Virginia Woolf claimed that a woman is forced to function as a mirror to reflect back the image of a man, usually at twice his physical size, like a funhouse mirror. Throughout years of feminist literary criticism, this idea rises over and over again, and it's evident in the Chronicles of Sir Thomas Covenant, the Unbeliever. Lena and his ex-wife Joan are primary examples that I shall explore.
Joan is presented primarily in a retrospective light, framed by the hazy glow of Covenant's memories: at the onset of the first book in the trilogy, Joan has already left her husband, taking their only child with her. Covenant's leprosy diagnosis catalyzes her departure: they learn that children are more susceptible to his illness, and Joan chooses to leave the state with their child, in order to protect the boy from potential contracting Covenant's disease.
Thomas is crippled by her disappearance. His memories of Joan haunt and sustain him, simultaneously, since they are used as evidence of how stable and pleasant his life was before the leprosy arrived. His wife was a primary source of support, as evidenced by the situation where she firmly instructed her husband to isolate himself in their cabin and get some writing done on his next book. Both Covenant and Joan know that he writes best (and can move through his writer's block) when all distractions are absent, but she takes the step of lovingly insisting that he remain undisturbed. (This is before the leprosy attack's Covenant's body.) Covenant acknowledges his wife's correct assumptions and willingly isolates himself with his writing, and the words immediately begin to flow: as his book rapidly takes form, it is clear that Joan's prognosis for his writer's block was correct, and that she does know what is best for her husband, and is willing to act on it.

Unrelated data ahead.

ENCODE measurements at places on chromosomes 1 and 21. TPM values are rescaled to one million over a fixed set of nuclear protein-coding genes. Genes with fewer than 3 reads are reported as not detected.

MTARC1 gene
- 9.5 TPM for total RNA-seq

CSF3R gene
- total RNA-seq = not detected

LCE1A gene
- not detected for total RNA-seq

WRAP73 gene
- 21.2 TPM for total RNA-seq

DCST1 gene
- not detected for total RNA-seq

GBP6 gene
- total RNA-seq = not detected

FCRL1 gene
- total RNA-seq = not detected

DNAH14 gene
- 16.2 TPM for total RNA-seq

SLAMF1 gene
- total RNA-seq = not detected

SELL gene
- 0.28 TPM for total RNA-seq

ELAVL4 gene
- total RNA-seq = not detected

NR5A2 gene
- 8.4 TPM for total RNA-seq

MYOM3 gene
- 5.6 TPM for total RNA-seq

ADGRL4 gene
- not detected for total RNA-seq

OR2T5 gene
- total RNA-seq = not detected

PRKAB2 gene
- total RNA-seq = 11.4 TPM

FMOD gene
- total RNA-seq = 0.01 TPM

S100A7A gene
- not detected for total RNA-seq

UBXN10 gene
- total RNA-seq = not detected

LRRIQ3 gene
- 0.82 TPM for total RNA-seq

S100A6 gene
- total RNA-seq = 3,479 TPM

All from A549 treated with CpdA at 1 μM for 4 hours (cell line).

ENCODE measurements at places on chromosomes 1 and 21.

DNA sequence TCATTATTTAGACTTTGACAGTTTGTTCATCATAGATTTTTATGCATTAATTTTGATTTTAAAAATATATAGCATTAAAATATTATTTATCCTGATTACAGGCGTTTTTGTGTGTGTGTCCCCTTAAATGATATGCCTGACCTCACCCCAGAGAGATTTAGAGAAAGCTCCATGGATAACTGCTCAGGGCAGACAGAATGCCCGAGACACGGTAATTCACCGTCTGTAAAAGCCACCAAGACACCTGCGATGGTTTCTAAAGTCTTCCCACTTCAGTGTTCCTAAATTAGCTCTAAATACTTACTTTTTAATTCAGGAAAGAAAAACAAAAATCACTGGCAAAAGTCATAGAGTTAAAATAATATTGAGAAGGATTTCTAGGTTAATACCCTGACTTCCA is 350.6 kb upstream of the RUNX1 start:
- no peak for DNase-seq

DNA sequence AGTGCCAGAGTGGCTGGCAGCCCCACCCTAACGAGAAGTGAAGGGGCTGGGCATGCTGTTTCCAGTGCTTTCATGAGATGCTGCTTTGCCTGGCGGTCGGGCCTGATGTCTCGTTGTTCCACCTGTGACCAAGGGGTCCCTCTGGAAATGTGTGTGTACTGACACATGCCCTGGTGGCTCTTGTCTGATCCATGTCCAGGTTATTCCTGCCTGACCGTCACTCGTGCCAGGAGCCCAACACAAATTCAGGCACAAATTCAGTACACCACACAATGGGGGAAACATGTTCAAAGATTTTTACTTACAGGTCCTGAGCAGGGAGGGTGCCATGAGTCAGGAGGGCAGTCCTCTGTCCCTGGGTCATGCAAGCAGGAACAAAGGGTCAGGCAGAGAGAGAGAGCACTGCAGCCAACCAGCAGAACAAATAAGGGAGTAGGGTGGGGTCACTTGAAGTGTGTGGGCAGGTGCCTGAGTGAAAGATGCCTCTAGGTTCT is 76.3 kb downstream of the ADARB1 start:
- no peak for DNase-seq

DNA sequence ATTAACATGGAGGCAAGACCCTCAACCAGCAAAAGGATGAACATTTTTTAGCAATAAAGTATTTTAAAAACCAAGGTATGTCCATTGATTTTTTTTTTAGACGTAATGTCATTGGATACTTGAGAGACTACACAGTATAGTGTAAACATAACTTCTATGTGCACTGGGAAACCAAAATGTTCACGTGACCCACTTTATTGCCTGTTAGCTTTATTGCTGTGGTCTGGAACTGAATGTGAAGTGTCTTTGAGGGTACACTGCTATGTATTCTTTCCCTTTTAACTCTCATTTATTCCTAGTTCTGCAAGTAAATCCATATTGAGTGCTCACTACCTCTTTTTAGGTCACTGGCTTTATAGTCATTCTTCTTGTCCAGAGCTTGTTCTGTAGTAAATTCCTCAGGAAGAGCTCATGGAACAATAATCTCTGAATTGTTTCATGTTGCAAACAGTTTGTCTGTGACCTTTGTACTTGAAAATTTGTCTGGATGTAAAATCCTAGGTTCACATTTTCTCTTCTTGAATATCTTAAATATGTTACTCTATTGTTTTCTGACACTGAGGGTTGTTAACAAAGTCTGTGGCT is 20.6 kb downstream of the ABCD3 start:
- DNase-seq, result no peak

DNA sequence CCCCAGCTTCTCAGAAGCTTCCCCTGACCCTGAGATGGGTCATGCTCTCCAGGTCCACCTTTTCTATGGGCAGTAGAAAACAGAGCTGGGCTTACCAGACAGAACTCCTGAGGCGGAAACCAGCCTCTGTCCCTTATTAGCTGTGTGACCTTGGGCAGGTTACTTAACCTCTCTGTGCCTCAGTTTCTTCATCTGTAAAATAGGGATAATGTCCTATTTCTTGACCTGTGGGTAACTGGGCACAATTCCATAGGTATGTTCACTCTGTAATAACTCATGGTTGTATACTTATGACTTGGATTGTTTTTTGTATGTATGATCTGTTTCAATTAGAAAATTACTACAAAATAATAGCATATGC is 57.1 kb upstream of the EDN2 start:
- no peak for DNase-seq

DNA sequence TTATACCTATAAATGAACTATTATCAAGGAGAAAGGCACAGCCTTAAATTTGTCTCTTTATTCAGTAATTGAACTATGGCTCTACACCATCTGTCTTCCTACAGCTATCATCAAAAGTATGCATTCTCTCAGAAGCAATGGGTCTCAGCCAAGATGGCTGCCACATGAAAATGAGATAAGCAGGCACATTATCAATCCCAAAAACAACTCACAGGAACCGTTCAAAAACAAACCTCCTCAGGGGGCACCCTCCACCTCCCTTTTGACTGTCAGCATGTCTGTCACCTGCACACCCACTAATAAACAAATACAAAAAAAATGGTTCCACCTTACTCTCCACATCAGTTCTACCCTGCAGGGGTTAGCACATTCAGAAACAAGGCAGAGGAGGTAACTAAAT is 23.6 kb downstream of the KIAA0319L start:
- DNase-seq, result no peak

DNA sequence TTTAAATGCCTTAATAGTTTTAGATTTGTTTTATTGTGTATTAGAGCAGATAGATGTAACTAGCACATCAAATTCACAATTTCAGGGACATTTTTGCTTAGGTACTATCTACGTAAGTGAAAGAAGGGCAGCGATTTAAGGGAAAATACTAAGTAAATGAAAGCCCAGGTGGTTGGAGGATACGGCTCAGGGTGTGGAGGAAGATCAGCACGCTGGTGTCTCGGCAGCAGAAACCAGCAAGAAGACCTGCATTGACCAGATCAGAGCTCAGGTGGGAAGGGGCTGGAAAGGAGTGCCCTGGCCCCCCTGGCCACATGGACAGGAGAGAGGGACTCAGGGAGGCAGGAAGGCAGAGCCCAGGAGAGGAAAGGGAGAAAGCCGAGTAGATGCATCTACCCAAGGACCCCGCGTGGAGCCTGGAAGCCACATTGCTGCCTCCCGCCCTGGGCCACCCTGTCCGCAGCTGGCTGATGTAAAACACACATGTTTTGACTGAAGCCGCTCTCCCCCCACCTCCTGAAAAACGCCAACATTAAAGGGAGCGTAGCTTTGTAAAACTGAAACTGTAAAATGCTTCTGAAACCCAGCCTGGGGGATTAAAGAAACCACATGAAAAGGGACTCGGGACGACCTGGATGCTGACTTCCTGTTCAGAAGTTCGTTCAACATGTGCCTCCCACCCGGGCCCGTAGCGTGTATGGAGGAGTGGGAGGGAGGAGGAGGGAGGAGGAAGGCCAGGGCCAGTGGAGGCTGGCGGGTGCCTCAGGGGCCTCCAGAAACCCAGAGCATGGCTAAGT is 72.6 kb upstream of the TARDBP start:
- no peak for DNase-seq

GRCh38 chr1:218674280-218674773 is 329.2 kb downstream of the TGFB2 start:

However, she is also willing and able to act on what she feels is best for their newborn son, too, and does so when Covenant is diagnosed with leprosy. Obliterated by grief and loneliness, the protagonist Covenant sinks into depression. Not long after, he is ushered into the other-world of the Land and begins his journey there, yet still, the memories of Joan haunt him just as clearly and painfully as they did in his own world: when Lena, his guide and first friend in the Land, presses him for details about his marriage and past loves, Covenant is riddled with emotional pain and is momentarily paralyzed by memories of Joan, and it is these emotions which feed his anger and rage, which are all directed at Lena as he rapes her.